J.P. also tried his hand in resolving many contentious issues confronting India. He tried his best to seek a resolution of the Kashmir issue, talked to the Naga leaders for a peaceful settlement of their grievances, championed the cause of Tibet and the erstwhile East Pakistan and raised his voice on several other issues. Disgusted with the outcome of competitive party politics, JP advocated party-less democracy to build broader political consensus on issues of major political concern.

J.P.’s activism on three important challenges must be seen in positive light. First, he took up the case of growing dacoit menace in the Chambal Valley and succeeded in persuading the bandits not to indulge in inhuman activities again. Second, with the severest of drought having affected North India including Bihar, he visited various countries and mobilised massive assistance from abroad. Third, it was J.P. who de-Naxalized Musahari block of Muzaffarpur district of Bihar by his continued presence in the area supplemented by his efforts to break the backbone of violence supposed to be the only way to bring justice to the poor and downtrodden. Such was the charisma of J.P.’s personality.

The most glorious part of J.P.’s personality appears towards the fag end of his life. When India Gandhi imposed Emergency and suspended fundamental rights and freedoms, J.P. appeared in a new avatar with his much- debated concept of Total Revolution. It was a synthesis of socialist revolutionary dynamism and the aggressive rural realism of the Sarvodaya phase which was based on his realisation that Bhoodan and Gram Daan could not bring about any revolutionary change having failed to make Grams into self-governing units.

J.P. said, “ the objective of my life has been Total Revolution. I have always been dreaming of it. Whatever revolutions have so far taken place in history, in my view, most of them have been through violence. Now I wish that there be Total Revolution through non-violence based on Gandhian principles. A new society will come into existence as a result of the Total Revolution, which will be different in every respect from the present-day society.”

A great strategist, J.P., by combining the Gandhian method and the Leninist fervour, succeeded in mobilising the masses on an unprecedented scale involving even the ordinary people of the country. It was his methodology which worked well ending in a tremendous success.

Total Revolution has been called by some as ‘total confusion’ but, in fact, it was a success in the immediate pursuit of dislodging Indira Gandhi from power and restoring democracy in the country, although this political experiment could not come to the logical conclusion and ended without achieving the much-proclaimed objective.

J.P. taught the people that democracy is their right and any attempt to subvert it will not be tolerated by people. Like John Locke, he conceded the people the right to rebel against a duly constituted government if it went against the will of the people and trampled upon the constitutional system of the country. In this sense JP may be called the John Locke of India. He went as far to call upon the army to disobey the arbitrary and undemocratic orders of the government. It is difficult to accept it in all circumstances although a revolution may not be unjustified, in the words of English philosopher T.H. Green, if the government does not act in the general interest of the people.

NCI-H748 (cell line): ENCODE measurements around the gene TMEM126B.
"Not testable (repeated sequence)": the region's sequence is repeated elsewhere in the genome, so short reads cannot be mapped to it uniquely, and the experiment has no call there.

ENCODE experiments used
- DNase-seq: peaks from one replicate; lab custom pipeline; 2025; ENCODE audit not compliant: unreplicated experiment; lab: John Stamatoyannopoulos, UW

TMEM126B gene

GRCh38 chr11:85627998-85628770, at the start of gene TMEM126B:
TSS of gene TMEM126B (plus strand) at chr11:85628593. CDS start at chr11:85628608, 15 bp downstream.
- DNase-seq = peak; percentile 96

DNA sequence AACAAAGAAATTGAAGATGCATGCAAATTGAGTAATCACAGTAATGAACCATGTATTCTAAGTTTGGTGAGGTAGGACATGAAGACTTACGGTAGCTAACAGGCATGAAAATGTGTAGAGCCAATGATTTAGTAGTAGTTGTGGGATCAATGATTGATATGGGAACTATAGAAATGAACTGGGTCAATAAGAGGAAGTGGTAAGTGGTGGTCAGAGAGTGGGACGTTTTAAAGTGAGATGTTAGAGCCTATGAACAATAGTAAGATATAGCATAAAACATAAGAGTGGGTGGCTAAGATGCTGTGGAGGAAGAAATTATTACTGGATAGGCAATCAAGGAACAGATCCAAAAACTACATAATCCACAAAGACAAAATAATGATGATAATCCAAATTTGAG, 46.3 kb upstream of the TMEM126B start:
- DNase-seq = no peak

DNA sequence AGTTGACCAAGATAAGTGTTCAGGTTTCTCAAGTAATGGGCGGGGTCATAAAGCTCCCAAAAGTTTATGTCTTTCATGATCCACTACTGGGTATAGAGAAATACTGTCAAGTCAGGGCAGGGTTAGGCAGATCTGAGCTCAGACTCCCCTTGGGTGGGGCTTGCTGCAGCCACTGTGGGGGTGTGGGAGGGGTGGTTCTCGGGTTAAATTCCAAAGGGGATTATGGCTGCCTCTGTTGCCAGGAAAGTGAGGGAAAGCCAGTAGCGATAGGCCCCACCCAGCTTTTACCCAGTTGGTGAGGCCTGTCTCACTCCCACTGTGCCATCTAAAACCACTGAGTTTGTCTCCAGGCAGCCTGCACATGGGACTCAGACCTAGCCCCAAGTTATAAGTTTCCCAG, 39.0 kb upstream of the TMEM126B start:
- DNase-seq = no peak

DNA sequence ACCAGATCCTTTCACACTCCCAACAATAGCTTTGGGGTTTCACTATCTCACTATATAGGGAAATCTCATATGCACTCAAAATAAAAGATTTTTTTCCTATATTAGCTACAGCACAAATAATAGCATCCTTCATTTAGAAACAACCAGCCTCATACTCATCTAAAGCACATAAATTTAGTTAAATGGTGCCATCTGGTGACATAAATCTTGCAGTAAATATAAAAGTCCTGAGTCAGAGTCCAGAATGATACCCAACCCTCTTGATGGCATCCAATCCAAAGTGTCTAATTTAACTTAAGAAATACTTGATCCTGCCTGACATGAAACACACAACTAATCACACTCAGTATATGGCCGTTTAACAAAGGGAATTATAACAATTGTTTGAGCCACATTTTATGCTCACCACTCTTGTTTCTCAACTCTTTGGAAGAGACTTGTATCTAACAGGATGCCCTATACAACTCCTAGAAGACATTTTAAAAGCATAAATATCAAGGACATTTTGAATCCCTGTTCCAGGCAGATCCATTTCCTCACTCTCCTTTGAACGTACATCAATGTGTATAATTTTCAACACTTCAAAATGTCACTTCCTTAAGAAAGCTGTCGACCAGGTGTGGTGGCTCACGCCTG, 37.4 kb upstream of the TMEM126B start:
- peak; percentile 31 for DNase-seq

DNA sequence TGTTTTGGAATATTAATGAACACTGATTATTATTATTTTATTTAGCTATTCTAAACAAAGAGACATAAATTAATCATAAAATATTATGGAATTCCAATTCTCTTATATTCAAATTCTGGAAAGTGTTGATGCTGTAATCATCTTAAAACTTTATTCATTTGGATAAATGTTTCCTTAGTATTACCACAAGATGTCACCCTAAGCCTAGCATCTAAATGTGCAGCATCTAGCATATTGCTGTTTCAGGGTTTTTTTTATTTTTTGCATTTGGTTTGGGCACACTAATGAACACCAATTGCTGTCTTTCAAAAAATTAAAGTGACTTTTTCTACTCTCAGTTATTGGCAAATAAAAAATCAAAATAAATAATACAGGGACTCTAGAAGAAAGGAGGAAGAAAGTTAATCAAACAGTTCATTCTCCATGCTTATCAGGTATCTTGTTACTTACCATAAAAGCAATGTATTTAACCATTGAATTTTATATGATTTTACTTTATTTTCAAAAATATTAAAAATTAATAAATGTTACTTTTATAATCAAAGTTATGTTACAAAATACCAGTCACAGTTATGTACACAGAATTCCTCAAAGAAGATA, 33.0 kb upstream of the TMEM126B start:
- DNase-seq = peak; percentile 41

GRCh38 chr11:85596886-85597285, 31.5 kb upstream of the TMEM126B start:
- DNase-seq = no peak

JP not only taught us how to dream but also gave us a weapon to fight an undemocratic and authoritarian government.

J.P. showed a commendable theoretical understanding when he said, “what is legal may not necessarily be democratic and what is democratic may not always be legal.” It is by virtue of this statement that J.P. became the greatest champion of democracy in post-independence India.

JP’s greatness lies in his blending of the views of Gandhi, Locke, Rousseau, Green and Lenin in a way which suits the Indian conditions. A great intellectual, J.P. was a great patriot as well which is apparent from these lines written by J.P. himself: “May God give me that much of wisdom and strength so that whatever time I have I may be able to spend in the service of the people and the nation. This is the greatest secret of service to God. Let God keep my mind as well as my heart away from all that is impure.”

J.P. remains an enigma to many because of his changing views at different stages of his political journey. But it is not difficult to find the running thread which unites his ideas. Abhorrence of violence and primacy of Lok Satta over Raj Satta constitute the integrating thread in his views and ideas.

* (The author is former professor of political science, L N Mithila University, Darbhanga.)